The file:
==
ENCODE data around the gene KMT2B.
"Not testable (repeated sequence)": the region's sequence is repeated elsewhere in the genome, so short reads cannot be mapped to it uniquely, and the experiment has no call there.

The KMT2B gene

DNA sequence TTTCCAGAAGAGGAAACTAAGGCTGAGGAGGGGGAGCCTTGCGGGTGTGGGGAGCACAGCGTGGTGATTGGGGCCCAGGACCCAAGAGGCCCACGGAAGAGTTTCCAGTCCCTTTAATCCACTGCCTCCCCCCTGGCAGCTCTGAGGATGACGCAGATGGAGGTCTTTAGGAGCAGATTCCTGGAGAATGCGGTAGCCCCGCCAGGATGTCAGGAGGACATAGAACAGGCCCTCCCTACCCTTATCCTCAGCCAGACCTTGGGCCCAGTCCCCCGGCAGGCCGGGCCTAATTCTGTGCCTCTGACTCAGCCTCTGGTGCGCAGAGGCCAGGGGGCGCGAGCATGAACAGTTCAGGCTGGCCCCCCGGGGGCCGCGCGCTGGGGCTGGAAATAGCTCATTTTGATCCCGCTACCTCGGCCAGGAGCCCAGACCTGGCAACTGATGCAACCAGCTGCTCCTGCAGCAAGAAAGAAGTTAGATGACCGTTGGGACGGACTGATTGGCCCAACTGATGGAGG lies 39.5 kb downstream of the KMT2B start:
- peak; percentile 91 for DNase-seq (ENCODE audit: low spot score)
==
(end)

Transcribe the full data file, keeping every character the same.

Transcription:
ENCODE data around the gene KMT2B.
"Not testable (repeated sequence)": the region's sequence is repeated elsewhere in the genome, so short reads cannot be mapped to it uniquely, and the experiment has no call there.

The KMT2B gene

DNA sequence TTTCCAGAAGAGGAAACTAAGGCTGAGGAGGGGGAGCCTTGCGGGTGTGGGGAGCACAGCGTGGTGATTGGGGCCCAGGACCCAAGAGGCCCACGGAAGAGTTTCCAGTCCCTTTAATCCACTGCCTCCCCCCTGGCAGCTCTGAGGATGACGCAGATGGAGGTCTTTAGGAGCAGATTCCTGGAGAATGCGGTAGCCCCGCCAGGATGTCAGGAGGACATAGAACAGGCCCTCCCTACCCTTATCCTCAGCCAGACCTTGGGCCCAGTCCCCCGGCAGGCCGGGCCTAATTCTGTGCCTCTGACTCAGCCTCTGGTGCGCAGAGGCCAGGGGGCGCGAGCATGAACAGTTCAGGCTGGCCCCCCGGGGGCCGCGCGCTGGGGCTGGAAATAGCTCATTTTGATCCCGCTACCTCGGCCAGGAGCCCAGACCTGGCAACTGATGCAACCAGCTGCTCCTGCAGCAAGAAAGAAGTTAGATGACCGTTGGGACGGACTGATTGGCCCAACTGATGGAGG lies 39.5 kb downstream of the KMT2B start:
- peak; percentile 91 for DNase-seq (ENCODE audit: low spot score)